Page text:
Thursday, 27 February 2014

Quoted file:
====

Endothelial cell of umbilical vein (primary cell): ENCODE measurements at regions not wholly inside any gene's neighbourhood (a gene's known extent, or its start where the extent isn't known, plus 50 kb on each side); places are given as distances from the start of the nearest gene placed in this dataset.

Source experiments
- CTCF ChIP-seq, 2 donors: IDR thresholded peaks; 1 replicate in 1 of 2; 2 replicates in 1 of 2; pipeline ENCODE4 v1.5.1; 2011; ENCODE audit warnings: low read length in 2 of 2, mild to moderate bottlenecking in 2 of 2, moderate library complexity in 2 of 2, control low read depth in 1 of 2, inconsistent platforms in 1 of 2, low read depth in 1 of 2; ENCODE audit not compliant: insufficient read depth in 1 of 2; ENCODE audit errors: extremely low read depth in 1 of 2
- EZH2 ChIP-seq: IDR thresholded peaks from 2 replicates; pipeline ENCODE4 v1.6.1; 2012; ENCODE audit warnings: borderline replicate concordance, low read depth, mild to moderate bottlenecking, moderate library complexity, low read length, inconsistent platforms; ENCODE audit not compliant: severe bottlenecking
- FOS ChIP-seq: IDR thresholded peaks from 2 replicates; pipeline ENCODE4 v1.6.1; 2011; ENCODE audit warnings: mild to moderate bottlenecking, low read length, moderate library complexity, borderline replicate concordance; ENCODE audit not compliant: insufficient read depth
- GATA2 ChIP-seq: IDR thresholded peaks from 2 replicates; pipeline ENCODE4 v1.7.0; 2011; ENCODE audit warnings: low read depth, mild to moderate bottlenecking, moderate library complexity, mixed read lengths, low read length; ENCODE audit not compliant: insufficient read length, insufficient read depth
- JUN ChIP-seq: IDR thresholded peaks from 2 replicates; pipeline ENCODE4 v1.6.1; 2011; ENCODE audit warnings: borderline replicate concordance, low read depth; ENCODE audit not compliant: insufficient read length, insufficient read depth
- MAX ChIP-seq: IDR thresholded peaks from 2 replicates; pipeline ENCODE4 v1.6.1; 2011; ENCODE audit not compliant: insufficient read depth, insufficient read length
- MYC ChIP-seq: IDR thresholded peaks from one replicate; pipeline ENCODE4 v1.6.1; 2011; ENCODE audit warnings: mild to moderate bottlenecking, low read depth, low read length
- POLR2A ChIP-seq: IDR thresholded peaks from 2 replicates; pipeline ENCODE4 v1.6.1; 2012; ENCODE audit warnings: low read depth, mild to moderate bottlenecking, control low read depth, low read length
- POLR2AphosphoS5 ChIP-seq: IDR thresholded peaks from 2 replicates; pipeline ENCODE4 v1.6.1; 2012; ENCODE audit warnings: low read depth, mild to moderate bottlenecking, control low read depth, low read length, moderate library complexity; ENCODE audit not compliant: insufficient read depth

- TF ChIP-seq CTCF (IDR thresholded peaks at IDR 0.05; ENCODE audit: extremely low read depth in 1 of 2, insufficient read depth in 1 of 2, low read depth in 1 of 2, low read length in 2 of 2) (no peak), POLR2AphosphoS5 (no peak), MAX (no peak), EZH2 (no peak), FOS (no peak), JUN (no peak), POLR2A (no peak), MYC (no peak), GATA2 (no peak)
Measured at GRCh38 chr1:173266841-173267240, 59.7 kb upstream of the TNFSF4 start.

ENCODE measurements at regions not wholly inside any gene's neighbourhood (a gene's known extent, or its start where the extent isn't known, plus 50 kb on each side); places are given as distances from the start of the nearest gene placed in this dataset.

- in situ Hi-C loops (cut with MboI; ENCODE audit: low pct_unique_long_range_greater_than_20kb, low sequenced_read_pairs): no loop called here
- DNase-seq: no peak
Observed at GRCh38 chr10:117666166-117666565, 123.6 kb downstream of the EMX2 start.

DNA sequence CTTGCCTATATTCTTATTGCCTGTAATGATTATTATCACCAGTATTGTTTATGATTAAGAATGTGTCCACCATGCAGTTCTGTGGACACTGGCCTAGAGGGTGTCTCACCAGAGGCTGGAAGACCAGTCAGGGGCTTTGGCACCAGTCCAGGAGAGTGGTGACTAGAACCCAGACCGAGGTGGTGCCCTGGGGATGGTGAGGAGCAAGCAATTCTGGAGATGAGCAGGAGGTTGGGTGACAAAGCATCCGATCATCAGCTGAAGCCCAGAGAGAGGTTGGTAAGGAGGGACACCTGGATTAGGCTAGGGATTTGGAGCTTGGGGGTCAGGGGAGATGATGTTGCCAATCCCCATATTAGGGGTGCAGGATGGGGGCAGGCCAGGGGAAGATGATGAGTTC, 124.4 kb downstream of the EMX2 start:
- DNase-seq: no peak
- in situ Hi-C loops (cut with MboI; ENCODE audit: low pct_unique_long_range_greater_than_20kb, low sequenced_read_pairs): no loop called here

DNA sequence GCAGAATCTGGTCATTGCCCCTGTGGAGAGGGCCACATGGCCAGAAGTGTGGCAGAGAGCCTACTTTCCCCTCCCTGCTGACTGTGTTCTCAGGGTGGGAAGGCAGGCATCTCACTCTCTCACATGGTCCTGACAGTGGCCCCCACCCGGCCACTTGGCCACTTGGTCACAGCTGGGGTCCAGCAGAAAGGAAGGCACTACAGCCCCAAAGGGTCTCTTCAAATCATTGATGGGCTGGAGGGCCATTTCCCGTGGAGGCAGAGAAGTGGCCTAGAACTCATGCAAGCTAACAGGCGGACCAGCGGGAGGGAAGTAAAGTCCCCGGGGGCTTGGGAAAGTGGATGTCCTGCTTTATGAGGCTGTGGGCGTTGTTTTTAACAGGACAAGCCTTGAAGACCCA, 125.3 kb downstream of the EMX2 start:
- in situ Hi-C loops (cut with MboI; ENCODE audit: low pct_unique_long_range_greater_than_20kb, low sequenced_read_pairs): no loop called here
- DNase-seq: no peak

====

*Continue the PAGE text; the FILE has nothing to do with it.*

Modern Fansub Techniques:- Modern fansubs are produced entirely on computers. Arawis still required, but unlike the fansubbers who relied on laser discs, most raw sources comes directly from recordings off Japanese TV, which are widely available via Japanese peer-to-peer programs such as Winny, Share, or Perfect Dark. Some larger fansubbing groups have cappers in Japan that supply them with an MPEG transport stream. While TV recordings are now the primary type of raw used today, rips of region 2 DVDs are also used. For older shows not available on DVD, some modern fansubbers use computers equipped with video capturehardware to get digital copies of older analog media (laserdisc or tape) to work with. [ citation needed] Once the video is in the computer it can be edited and subtitles applied with minimal or no loss of quality, compared to the playback-recording cycle required in traditional fansubbing. However, a majority of the encoding formats used generally cause some loss of quality versus the original broadcast or DVD. A relatively inexpensive PC can perform all of the manipulation necessary, without the need for expensive and complex devices such as editing decks and a genlock. [ citation needed] Translation is usually done solely by listening to the recording. Most translators are not experienced with fansub technology and only provide a translation. While commercial releases will often have access to the scripts, fansubbers have to translate by ear. This can sometimes lead to mistakes or unclear spellings of names. The latter is most common with shows that use Western names. Because of ambiguities resulting from Japanese pronunciation and transcription of English names, names like Alice can sound or be spelled like "Arisu" – which can be misheard as any number of Alice alternatives. This can lead to different fansubbing groups using different spellings. A famous example is Winry Rockbel lfrom Fullmetal Alchemist, who was variously spelled as Winry, Winly and Rinry by different groups due to the equivalence of the alveolar approximantand alveolar lateral approximantin Japanese. Many groups have translation checkers to reduce the chances of letting translation errors slip through, and/or to give an alternative wording/meaning of a certain line to aid in editing an ambiguous translation. Translations for most shows are between 200 and 300 lines, though some dialogue-heavy shows may reach over 500 lines.[ citation needed] One alternative to using the raw Japanese file for audio translation is the use of video that has been subtitled in Chinese. China, Hong Kongand Taiwanhave their own fansub groups that also release to the Internet. Several fansubbers are known to translate into English from the Chinese translations of the original Japanese, although this inherently reduces the accuracy of the translation because of the fact it has gone through two translations. To account for this, fansub groups using Chinese subs often have one or more Japanese translation checkers to minimize the loss of original meaning. A recent example of a show that was fansubbed entirely using Chinese subs is My-Otome; Doremi, one of the groups that worked on the show, used two native Chinese speakers for the project, although several translation checkers were on hand to verify against the original Japanese. In a similar way, English-subbed series can be retranslated into other languages, notably Russian.

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